Donna Conlon

I am a biologist-turned-artist, and I think the methods I naturally employ in making my work are very much influenced by this background. I am an observer and analyst of my surroundings, and a collector of the remnants of ordinary life.
The comparative advantage of an artistic analysis is that it allows for a subjective, critical mix of humor, irony, and beauty. It allows me to be an archaeologist of the present and an anthropologist of my own culture.

In the presentation I will elaborate on this process and the work that results.


Some examples are the performative intervention “Country road” and the video “Natural refuge.” During a summer residency in Skowhegan, Maine, in the United States, I would frequently walk the couple mile stretch of road from the isolated countryside cabins and studios of the residency program to the nearest small crossroads where there was a tiny store. During these walks I started realizing that, although the vegetation-covered roadside and adjacent woods would seem pristine and idyllic to people passing by in cars, the reality was that these areas were strewn with garbage, much of which appeared to have been there for quite some time. I decided to make it visible with a simple gesture. I took all of the trash from the roadsides and lined it up in the center of the road along the double yellow line.

During this action, which took place during one entire morning, I realized that many times when I lifted up a piece of plastic or metal from the ground beside the road, that I disturbed insects or other animals that had taken up residence underneath. Our refuse had become so incorporated into this natural setting, that in some cases it had become useful. My act of cleaning up was therefore neither good nor bad (or was both good and bad). Revealing this contradiction was the aim of “Natural refuge” which simply shows my hand lifting pieces of trash, and the displaced creatures scurrying for cover in response.


Another example is the video “Más me dan.“ I am one of those people who never throw anything away. Plastic bags are useful and so I keep them. At some point I had the realization that my rate of accumulation was simply outpacing my ability to re-use plastic bags, in part because they are so durable. Plastic is also a very beautiful material, the colors are bright and saturated, and companies take advantage of these assets to advertise. So I started realizing that if I looked carefully at the bags in my closet, they had their own story to tell about consumption and marketing and a culture of convenience.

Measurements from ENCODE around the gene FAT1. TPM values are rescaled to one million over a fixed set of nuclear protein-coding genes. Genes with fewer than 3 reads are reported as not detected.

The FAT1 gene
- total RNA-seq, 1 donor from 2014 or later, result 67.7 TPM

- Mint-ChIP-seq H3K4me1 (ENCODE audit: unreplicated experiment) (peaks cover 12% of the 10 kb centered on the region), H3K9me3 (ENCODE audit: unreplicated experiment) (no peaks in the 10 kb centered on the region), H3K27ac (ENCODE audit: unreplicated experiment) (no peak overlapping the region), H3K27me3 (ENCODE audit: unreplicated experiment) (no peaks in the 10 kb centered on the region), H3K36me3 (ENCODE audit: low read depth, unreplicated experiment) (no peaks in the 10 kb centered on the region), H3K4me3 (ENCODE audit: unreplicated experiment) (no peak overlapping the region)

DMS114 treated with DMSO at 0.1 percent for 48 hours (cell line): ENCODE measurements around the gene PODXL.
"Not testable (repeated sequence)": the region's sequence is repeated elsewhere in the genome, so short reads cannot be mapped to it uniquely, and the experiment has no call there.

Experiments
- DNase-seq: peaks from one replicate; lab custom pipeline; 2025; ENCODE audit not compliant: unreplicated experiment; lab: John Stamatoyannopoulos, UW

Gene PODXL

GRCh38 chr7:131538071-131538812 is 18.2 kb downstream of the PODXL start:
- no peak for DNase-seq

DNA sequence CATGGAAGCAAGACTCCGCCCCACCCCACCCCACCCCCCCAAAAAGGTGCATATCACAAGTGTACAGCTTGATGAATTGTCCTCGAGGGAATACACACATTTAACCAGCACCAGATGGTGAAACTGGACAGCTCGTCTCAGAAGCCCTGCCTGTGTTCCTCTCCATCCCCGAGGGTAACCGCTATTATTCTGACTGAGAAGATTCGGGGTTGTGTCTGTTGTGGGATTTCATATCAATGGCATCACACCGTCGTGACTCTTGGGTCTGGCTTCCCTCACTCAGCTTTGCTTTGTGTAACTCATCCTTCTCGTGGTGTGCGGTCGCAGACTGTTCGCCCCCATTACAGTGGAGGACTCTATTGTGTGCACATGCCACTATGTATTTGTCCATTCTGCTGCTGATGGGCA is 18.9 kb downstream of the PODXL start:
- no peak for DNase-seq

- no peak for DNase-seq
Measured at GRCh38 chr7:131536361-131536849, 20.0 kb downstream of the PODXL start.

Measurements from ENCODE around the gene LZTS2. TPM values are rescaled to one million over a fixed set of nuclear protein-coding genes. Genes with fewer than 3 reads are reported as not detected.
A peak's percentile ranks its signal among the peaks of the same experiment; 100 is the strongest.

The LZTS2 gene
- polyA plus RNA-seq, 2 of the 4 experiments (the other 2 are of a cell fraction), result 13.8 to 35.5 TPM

The resulting performative video shows my hands, against a black background, opening a nested series of plastic bags, each one different and smaller, much as in Matryoshka dolls. The video opens with a typical black plastic garbage bag, works it’s way through a representative selection of the colorful bags from my collection, and ends with a tiny bag of the same black plastic as the first one.
“Más me dan” (They give me more) takes its title from one of the smallest bags in the series, labeled with the name of a one of the largest pawn shops in Panama City.


Donna Conlon (U.S.A., 1966) lives and works in Panamá City, Panamá. In 1991 she received a Masters degree in biology from the University of Kansas (USA) and in 2002 earned a Master of Fine Arts degree from the Rinehart School of Sculpture (Maryland Institute College of Art, Baltimore). Although she began her artistic career as a sculptor, in recent years she has worked with video, installation, photography, and performance art. In 2001 she was selected for the exhibition Sculptors at Work at the Corcoran Gallery of Art in Washington, D.C. In 2003 she was awarded the Residency Prize at the Caribbean Biennial (Dominican Republic) with the videos Country Road and Natural Refuge, and also received Second Prize in the First Central American Emerging Artists Exhibition at the Museum of Contemporary Art and Design in Costa Rica for her videos Untied and Coexistence.

In 2004 Conlon received First Prize at the IV Biennial of Visual Arts of the Central American Isthmus, held at the Museum of Contemporary Art in Panamá for her video Urban Phantoms. She was also selected by Guatemalan curator Rosina Cazali to participate in the seventh Panamanian Biennial of Art (2005).

In 2005 Conlon participated in the 51st Venice Bienniale (Italy) in the exhibition Always a Little Further, curated by Rosa Martínez, as well as in the exhibition of the Italo-Latin American Institute, Warp and Weft, curated by Irma Arestizábal. Her work has also been shown in Ecuador, Spain, Australia, Taiwan, Switzerland, Belgium and the Netherlands, among other countries.